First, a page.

News, reports and opinion from the UK and Global insurance marketplaces
For those running brokers and insurance companies in the UK non-life market, 2012 promises to be a challenging year with reputation topping my list of worries for the industry.
Issues ranging from closure of a £500m tax loophole to how major property exposures can be managed once a decades-old pact to insure buildings at risk of flooding comes to an end; these and more will all vie for directors’ attention alongside the day to day running of businesses typically located at the grudge purchase end of the high street.
With concerns both legislative and market-driven requiring considerable thought, here’s my top five insurance industry headscratchers.
‘Snail’s pace’ would be the only way to describe progress of this particular piece of legislation – I recall speaking with various now ex-Law Commissioners back in 2006-2007 about the plan to reform the 106-year old set of rules governing how insurance products are bought and sold. Now, having seen amendments debated in the House of Lords on December 20th 2011, the bill is now crystalising nicely. At its heart is the question of honest disclosure with the burden likely to be shifted onto insurers/brokers to ask more questions, rather than expect perfect answers. This could cause a major headache for companies already overburdened by regulation and key facts statements which make consumers’ heads spin at the best of times.
Interestingly, Commercial Secretary to the Treasury Lord Sassoon said in debate last month, “I am sure that the Committee did not intend to give consumers a “get out of jail free card” in circumstances where they knowingly and deliberately deceived their insurer,” a fact the Association of British Insurers and the Investment and Life Assurers Group will both appreciate.
You can follow progress of that particular bill here
Despite significant efforts by industry, the Association of British Insurers and Lloyd’s, HMRC confirmed its intention to repeal legislation that allowed a tax deduction for claims equalisation reserves in general insurers and Lloyd’s members.
As Colin Graham, UK insurance tax leader at PwC, said: “This could put UK-based insurers at a competitive disadvantage to insurers based in some other countries at a time when the Government is seeking to attract industry back to the UK. Relief already claimed will reverse, costing the industry £500m over six years from 2014 onwards.”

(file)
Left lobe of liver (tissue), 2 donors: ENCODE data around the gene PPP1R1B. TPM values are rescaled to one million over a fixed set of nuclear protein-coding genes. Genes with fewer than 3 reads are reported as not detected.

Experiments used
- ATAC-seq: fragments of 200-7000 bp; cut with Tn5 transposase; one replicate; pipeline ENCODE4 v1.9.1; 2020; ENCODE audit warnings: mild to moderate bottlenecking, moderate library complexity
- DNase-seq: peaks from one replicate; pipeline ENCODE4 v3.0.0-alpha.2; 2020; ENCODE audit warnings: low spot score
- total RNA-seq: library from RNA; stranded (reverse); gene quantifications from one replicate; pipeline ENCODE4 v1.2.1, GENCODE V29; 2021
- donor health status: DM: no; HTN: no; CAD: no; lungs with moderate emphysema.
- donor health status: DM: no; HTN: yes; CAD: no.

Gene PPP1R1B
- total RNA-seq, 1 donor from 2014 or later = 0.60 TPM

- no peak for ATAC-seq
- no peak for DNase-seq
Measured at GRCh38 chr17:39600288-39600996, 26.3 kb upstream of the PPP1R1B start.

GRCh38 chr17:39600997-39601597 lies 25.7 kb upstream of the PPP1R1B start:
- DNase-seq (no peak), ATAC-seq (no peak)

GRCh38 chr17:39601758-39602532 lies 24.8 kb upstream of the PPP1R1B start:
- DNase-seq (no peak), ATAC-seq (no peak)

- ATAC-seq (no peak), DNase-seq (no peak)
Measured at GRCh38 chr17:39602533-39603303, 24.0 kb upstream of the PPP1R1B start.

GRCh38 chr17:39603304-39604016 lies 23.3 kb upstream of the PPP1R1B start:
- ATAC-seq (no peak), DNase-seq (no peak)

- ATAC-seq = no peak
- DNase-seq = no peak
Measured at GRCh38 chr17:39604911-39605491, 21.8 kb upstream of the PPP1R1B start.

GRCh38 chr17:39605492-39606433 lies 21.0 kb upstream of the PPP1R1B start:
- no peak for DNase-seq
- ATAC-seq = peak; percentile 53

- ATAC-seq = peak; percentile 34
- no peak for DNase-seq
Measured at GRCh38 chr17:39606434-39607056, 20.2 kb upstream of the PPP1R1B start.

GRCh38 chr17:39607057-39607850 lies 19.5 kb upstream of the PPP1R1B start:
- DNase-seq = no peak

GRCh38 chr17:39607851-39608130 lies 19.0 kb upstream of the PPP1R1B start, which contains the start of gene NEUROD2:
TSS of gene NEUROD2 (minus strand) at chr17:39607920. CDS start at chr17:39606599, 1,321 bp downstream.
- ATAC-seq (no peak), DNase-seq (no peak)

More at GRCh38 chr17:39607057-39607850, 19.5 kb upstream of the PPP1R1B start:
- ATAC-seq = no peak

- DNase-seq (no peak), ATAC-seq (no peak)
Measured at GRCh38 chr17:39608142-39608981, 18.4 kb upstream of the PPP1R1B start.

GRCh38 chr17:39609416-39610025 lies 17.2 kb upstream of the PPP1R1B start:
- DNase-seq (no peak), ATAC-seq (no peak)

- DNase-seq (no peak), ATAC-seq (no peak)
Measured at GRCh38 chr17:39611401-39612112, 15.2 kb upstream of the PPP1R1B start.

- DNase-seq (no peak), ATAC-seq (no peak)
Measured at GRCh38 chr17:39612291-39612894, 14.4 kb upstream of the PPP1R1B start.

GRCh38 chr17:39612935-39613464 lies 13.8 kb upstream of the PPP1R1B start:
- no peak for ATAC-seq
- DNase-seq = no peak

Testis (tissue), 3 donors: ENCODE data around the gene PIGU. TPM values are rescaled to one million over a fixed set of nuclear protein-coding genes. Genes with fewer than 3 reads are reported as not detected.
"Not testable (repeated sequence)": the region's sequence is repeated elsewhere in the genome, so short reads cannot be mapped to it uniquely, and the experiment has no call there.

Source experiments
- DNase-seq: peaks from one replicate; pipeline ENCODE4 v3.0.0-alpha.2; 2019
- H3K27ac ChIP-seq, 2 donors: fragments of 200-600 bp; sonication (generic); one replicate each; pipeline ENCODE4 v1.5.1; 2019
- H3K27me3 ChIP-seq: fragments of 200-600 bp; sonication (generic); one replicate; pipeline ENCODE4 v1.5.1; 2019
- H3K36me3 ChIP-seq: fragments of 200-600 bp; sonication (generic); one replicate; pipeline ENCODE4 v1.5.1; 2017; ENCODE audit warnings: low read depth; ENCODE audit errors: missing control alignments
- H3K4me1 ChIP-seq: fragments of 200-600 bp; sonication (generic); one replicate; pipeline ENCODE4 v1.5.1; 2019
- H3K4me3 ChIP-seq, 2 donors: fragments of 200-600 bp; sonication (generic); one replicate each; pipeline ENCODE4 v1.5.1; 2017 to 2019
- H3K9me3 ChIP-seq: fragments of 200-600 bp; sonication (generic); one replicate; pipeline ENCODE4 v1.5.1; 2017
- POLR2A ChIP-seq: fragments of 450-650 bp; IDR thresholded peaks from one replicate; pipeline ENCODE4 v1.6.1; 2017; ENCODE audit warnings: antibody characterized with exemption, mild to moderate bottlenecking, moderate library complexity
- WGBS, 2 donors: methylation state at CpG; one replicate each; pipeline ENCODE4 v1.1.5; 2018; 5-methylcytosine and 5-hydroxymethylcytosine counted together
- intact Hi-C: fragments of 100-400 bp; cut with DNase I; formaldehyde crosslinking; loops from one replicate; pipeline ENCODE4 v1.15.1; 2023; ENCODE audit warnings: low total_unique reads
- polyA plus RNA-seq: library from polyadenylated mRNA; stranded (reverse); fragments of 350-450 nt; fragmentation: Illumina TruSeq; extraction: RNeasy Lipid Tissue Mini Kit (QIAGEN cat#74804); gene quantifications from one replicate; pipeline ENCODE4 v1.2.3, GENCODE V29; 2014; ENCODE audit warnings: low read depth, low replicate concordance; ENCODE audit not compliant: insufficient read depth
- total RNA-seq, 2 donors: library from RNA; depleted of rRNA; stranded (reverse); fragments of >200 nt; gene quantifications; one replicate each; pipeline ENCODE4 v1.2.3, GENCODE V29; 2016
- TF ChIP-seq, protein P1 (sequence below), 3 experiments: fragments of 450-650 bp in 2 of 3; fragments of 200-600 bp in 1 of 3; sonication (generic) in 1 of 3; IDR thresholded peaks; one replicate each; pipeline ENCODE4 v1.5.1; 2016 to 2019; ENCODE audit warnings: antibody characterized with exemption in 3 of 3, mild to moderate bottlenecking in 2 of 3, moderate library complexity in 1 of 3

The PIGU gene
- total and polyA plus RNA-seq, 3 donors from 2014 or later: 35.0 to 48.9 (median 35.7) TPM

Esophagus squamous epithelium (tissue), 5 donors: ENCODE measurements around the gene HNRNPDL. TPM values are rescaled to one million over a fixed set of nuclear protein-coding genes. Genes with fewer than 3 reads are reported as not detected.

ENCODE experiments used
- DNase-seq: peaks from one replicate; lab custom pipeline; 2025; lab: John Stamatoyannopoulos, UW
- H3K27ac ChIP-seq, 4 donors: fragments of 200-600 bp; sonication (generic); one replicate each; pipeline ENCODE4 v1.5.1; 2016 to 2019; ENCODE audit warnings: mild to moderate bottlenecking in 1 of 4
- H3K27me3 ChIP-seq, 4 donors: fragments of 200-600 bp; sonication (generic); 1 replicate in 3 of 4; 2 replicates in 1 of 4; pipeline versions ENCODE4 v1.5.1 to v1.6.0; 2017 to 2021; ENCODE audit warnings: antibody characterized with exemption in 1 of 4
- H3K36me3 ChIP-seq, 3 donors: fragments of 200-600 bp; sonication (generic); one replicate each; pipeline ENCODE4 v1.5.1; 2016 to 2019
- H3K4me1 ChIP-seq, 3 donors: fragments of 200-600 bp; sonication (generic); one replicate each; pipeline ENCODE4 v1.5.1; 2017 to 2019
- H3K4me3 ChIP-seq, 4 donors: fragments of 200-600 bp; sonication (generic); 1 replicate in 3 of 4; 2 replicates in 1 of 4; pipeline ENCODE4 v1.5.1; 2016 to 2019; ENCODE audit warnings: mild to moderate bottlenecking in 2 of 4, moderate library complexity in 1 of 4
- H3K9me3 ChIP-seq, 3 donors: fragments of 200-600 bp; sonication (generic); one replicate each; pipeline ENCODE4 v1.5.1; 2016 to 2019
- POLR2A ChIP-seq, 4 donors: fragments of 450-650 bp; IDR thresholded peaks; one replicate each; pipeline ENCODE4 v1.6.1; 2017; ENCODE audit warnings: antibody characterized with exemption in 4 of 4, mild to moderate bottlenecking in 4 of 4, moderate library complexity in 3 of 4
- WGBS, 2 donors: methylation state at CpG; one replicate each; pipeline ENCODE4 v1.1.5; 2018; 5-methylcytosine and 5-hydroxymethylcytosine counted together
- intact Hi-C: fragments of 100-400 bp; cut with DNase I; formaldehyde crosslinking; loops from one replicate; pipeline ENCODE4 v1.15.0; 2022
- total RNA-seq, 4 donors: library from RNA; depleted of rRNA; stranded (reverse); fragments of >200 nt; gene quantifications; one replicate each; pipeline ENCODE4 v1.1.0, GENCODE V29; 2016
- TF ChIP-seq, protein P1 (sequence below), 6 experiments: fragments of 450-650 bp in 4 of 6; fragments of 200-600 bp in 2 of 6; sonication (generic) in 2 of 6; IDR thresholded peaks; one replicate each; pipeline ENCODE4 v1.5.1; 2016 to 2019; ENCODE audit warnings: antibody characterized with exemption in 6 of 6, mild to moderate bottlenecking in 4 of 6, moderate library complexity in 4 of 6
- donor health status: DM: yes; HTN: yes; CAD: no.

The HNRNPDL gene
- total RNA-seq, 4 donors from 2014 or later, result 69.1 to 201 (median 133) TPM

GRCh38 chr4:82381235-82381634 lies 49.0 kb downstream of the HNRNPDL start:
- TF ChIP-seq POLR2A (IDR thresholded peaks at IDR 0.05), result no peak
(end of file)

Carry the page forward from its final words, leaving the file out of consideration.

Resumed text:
Could we be in for some interesting moves of domicile by insurers away from the UK? Time to get the passport out…
The government said it will slash the burden on employers and their liability insurers in the wake of recommendations from its independent review of health and safety legislation. Professor Ragnar Löfstedt’s report ‘Reclaiming health and safety for all’ proposed that H&S regulations remain the same but disproportionate box-ticking needs to be removed.
This may sound like a potential boon for insurers and when professor Löfstedt claims the regime is broadly working, a continually risk-averse culture should benefit the industry – continued safety, fewer claims? However, health and safety bureaucracies are both friend and foe for insurers and should these reforms be adopted then underwriters face a return to the training room themselves.
The Legal Aid, Sentencing and Punishment of Offenders Bill was marshalled through the Houses of Parliament carefully by its supporters throughout 2011 until hitting a roadblock in the Lords in December when 51 peers tore it to pieces. However the sections relating to insurance and in particular the reforms of civil litigation and costs drawn up by Lord Justice Jackson appear to be protected with a view to their implementation in late 2012.
But despite insurers’ confidence, rumblings about potential delays to this deployment have begun to circle the corridors of power. This means that preparation by insurers for a regime which could significantly alter the balance of power in personal injury litigation towards them must be carefully planned.
When Labour MP for Tottenham David Lammy described the response to last August’s riots by insurers as “woeful” the industry’s task in managing its reputation was laid bare. No sooner had the dust settled before claims of people left destitute and on the street with companies themselves – namely Zurich – the culprit.
Having witnessed the scale of the devastation myself, I would argue the criticism was slightly unfair, but insurers make a rod for their own back and could be in the midst of fashioning an entirely new one.
With the ending of the ABI Statement of Principles – a formal agreement for insurers to underwrite coverage for properties at risk of flooding – about to expire, it is highly likely the public will again point the finger of blame at insurers when next the deluge comes. Thousands of homes and businesses will be affected by this change and those unable to afford risk adjusted premiums will most likely go without insurance all together. How on earth will a disunited insurance industry tackle that challenge to its reputation? After all, flooding is not unprecedented like riots. Eh? oh.
this article was written by freelance journalist and PR consultant, Ralph Savage